America at 250: NC celebrating early 

Two warplanes perform a flyover above the Field of Flags at South Asheboro Middle School last November. North Carolina’s celebration of America’s 250th anniversary in 2026 will begin this weekend with Halifax Resolves Days. (PJ Ward-Brown / North State Journal)

RALEIGH — On July 4, 2026, the United States will commemorate and celebrate its 250th anniversary of the signing of the Declaration of Independence. 

Preparations began under the Obama administration in 2016 with Congress creating the “U.S. Semiquincentennial Commission” to plan and carry out events and festivities.  

The commission is made up of 16 private citizens, four U.S. representatives and four senators, and 12 ex-officio members from the three branches of the federal government and its independent agencies, according to the America 250 website. The appointees were selected by the leadership of both parties in the U.S. House and Senate. 

North Carolina Republican Sen. Thom Tillis and U.S. Reps. Don Davis (D, NC-01), Valerie Foushee (D, NC-04), Richard Hudson (R, NC-09) and David Rouzer (R, NC-07) are part of the Congressional America250 Caucus. 

Commemorative events and celebrations are being coordinated by the North Carolina Department of Natural and Cultural Resources, which has chosen two overarching concepts: Revolutionary N.C. and When Are We US?  

These two concepts aim to explore historical events and the ideas of freedom, civic responsibility and change.  

Supporting themes include “Visions of Freedom,” highlighting movements like civil rights and women’s suffrage, and “Gathering of Voices,” incorporating diverse perspectives, and the commemoration seeks to foster a sense of common ground and progress toward a “More Perfect Union.” 

The Tarheel state will kick off its commemoration activities with “Halifax Resolves Days: Prelude to Revolution” to be held in Halifax from April 12-14.  

The event will be a “living history weekend” celebrating the Halifax Resolves.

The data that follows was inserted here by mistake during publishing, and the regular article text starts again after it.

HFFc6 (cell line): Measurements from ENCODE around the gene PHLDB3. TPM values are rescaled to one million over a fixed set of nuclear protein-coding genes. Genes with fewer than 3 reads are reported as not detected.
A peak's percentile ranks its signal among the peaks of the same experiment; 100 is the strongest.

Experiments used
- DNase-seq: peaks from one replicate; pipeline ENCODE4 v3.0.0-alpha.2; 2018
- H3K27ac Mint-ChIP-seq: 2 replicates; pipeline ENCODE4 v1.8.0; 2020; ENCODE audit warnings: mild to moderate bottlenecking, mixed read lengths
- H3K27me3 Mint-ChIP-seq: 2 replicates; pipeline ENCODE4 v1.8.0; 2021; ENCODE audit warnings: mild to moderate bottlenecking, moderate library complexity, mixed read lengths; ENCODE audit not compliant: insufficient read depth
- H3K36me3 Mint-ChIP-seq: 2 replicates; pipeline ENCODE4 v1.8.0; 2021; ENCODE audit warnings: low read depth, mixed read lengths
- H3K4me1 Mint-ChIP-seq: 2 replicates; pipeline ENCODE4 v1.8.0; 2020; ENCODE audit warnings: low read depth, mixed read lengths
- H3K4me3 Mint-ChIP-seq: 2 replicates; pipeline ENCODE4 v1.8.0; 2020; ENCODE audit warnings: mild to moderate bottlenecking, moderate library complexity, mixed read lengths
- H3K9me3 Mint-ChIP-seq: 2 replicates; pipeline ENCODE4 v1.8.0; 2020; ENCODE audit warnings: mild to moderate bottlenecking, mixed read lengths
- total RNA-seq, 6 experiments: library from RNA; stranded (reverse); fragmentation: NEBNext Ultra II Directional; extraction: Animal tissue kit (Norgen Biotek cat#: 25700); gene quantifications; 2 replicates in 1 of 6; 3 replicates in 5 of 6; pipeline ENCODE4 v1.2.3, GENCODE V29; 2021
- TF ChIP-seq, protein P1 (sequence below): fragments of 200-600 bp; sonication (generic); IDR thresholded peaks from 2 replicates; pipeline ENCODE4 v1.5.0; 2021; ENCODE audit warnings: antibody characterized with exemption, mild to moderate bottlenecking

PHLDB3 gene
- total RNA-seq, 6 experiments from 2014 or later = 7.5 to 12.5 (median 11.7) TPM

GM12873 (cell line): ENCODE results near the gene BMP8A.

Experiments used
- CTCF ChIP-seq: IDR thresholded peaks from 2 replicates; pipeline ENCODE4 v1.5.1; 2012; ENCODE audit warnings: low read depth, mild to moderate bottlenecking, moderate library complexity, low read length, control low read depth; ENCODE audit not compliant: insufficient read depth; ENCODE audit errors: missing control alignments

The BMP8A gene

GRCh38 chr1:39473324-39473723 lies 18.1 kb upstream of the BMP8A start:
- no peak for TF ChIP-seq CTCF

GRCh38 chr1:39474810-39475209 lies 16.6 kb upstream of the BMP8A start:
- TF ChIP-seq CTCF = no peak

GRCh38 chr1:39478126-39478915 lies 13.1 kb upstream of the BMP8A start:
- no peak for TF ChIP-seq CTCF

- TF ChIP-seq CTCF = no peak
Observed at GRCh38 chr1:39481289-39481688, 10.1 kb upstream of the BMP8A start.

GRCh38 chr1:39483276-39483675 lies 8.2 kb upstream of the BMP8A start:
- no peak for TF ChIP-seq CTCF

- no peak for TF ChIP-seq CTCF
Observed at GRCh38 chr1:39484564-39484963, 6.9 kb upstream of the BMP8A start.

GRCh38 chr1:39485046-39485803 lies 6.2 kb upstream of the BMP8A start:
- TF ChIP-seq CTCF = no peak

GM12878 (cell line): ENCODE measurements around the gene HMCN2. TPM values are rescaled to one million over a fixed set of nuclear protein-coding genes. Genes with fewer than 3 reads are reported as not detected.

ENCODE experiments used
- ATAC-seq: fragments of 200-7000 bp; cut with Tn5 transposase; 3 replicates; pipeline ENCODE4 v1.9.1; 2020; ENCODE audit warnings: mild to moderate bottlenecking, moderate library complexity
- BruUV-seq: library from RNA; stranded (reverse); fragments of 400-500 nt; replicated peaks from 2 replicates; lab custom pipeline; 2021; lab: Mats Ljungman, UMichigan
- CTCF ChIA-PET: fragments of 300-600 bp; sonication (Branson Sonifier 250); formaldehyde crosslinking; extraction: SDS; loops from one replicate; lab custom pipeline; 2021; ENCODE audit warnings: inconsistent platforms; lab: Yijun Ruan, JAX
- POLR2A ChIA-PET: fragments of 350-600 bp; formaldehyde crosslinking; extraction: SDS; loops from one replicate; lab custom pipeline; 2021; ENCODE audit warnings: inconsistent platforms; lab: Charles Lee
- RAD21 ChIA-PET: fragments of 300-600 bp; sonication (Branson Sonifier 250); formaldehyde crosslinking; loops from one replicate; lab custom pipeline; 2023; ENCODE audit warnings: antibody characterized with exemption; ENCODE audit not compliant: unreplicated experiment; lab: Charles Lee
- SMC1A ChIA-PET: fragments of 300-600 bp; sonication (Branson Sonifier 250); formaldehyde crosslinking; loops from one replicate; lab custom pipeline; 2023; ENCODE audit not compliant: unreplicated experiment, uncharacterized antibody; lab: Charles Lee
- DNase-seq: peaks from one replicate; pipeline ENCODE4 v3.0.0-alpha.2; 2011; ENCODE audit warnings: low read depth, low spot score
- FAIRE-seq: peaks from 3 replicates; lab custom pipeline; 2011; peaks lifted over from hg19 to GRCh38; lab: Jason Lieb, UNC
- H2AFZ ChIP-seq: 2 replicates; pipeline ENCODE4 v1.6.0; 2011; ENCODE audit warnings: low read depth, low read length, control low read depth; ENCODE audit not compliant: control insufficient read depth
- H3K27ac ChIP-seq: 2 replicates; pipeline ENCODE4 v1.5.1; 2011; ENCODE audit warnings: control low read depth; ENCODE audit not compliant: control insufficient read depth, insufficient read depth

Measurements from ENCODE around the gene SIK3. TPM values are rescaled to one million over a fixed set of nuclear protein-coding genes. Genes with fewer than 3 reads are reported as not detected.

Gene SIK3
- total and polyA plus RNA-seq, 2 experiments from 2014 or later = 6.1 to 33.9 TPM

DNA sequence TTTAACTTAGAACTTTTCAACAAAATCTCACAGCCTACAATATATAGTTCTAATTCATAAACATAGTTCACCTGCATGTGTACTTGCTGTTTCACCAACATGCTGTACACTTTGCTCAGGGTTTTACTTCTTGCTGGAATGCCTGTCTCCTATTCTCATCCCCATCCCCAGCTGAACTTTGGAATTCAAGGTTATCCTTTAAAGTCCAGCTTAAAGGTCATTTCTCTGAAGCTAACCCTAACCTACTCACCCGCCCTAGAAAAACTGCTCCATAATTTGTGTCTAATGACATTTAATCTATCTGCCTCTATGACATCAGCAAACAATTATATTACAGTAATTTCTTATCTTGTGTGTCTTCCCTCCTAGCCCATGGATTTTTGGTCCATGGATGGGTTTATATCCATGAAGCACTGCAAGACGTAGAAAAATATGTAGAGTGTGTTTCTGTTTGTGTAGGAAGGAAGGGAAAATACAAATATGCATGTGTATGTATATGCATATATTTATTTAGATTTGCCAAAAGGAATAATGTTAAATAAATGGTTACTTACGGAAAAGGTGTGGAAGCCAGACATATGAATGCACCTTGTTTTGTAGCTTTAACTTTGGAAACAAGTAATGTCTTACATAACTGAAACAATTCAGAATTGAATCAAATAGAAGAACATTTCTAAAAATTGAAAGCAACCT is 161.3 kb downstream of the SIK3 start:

During the Fourth Provincial Congress in April 1776, the North Carolina Assembly authorized its delegates to the Continental Congress to vote for independence from Britain through what would become known as the Halifax Resolves, which marked the first official call for independence by a colony.  

The Resolves were unanimously adopted by 83 delegates and sent to the Continental Congress, where they played a crucial role in the drafting of the Declaration of Independence. North Carolina’s delegates, William Hooper, Joseph Hewes and John Penn, signed the Declaration. Today, surviving copies of the Resolves are held in the National Archives and the State Archives of North Carolina. 

Activities this weekend include historical reenactments, armory and weaponry demonstrations, wreath-laying ceremonies, guided tours, and other presentations such as Colonial-era cooking and blacksmithing.  

A full schedule of the Halifax Resolves event can be accessed through the state’s website at america250.nc.gov/kickoff or by calling the Historic Halifax State Historic Site at (252) 583-7191. 

North Carolina plans to add additional events through 2033 to “reflect our state’s Revolutionary history.” Future events will include educational outreach, online resources, exhibits across the state and commemorative events. 

The General Assembly also formed a semiquincentennial committee to oversee aspects of the celebrations. The committee is chaired by Sen. W. Ted Alexander (R-Cleveland) and Rep. Hugh Blackwell (R-Burke). Public members of the committee include Troy L. Kickler, Kyle J. Luebke, Jason E. Luker, Charles Batcheller Neely and Cary F. Poole. 

Per the most recently enacted budget, the committee will oversee the distribution of $1 million in grants to county governments. Each grant will amount to $10,000 and be awarded to counties where the commissioners have either established a commemoration committee or designated a group responsible for organizing semiquincentennial celebrations. 

About A.P. Dillon 1293 Articles
A.P. Dillon is a North State Journal reporter located near Raleigh, North Carolina. Find her on Twitter: @APDillon_